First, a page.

The château dates from the 16th century with extensive alterations in the 19th century. On a large semi-circular vaulted cellar, stands a building pierced with a semi-circular door and a window with crosspiece and mullion. A circular tower overlooks the formerly French-style gardens. The current château, bordering the square courtyard, is flanked by two square towers with a chapel to the south. The western part, on the garden side, is bordered by a terrace overlooking the valley below, remodeled or built by Hector de Galard at the end of the 19th century. The orangery was built in 1840. The strong imprint of the 19th-century work is today inseparable from the identity of this chateau, which has been in the same family since the 15th century and saw Henri IV ride up its alley of oaks. Gustave de Galard, a celebrated regionalist painter, grew up there.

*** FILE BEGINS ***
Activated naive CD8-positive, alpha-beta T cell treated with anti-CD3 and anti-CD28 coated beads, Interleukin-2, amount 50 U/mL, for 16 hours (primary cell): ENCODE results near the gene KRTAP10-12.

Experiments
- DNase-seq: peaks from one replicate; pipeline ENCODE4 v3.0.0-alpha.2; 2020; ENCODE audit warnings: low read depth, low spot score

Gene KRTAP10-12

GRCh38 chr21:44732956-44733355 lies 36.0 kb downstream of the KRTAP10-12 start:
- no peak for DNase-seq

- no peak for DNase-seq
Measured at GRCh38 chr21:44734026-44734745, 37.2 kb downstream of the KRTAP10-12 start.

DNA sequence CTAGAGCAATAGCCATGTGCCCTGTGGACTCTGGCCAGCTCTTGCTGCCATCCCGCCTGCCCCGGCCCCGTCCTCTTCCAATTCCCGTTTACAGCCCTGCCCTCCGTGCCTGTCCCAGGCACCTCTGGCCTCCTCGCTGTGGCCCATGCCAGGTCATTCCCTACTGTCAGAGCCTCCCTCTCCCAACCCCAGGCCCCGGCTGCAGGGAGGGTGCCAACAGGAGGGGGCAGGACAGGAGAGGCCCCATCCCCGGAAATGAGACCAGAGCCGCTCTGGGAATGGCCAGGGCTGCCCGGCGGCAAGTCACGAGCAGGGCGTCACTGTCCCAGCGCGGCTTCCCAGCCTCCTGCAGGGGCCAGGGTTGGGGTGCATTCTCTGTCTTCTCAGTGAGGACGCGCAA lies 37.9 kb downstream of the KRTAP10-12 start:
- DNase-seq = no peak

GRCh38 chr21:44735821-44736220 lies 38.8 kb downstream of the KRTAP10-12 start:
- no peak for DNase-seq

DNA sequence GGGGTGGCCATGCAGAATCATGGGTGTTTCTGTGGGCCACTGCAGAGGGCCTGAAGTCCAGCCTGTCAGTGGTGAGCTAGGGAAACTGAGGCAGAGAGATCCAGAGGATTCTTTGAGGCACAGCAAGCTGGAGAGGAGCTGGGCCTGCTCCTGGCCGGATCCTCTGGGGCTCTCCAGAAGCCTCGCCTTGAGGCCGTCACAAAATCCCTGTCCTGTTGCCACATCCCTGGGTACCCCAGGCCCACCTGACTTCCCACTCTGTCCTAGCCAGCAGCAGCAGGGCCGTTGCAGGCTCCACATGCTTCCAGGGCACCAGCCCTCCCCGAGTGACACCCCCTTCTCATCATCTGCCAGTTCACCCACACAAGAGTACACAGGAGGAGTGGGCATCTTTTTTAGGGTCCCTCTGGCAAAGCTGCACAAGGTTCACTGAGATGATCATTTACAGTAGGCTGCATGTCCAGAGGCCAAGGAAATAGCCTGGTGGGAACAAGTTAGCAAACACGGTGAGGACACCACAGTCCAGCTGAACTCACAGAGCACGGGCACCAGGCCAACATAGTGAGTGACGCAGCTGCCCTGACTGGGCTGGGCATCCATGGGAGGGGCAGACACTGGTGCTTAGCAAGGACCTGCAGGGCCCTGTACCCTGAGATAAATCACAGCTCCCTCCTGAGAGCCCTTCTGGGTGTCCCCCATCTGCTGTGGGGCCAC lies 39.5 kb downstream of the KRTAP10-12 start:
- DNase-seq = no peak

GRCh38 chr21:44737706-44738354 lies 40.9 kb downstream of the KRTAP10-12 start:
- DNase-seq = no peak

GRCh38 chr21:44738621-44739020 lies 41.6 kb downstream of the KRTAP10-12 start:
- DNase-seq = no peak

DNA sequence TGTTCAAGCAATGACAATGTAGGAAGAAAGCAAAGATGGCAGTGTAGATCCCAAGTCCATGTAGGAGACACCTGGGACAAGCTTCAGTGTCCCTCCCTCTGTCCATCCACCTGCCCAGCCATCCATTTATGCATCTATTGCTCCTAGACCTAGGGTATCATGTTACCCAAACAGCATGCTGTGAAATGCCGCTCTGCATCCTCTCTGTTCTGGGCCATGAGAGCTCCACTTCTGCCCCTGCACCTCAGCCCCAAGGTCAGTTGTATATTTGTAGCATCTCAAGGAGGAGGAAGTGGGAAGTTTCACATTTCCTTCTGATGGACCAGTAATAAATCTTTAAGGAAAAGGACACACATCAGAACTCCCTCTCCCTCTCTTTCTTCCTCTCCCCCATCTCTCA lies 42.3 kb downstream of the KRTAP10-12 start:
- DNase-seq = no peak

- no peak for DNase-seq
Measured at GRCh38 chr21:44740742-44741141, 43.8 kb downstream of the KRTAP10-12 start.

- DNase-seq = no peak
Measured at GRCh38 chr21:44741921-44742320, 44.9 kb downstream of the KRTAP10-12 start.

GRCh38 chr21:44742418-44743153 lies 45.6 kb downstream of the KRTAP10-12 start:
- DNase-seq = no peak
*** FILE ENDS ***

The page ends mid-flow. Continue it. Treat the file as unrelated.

The owner has three projects to further open the site to the public:
Become a full member of the European Route of d’Artagnan, labeled European cultural route, and register as a reference hosting site in the region. 2. Escapade musketeers to welcome guest around the theme of d’Artagnan. 3. Seminars and group work: Offer company employees a break from their daily lives, with atypical activities in order to allow them to find a peaceful setting to reconnect with themselves, with nature and with others.
Urgent work consists of restoring the roof and wooden support frames of the central body of the château.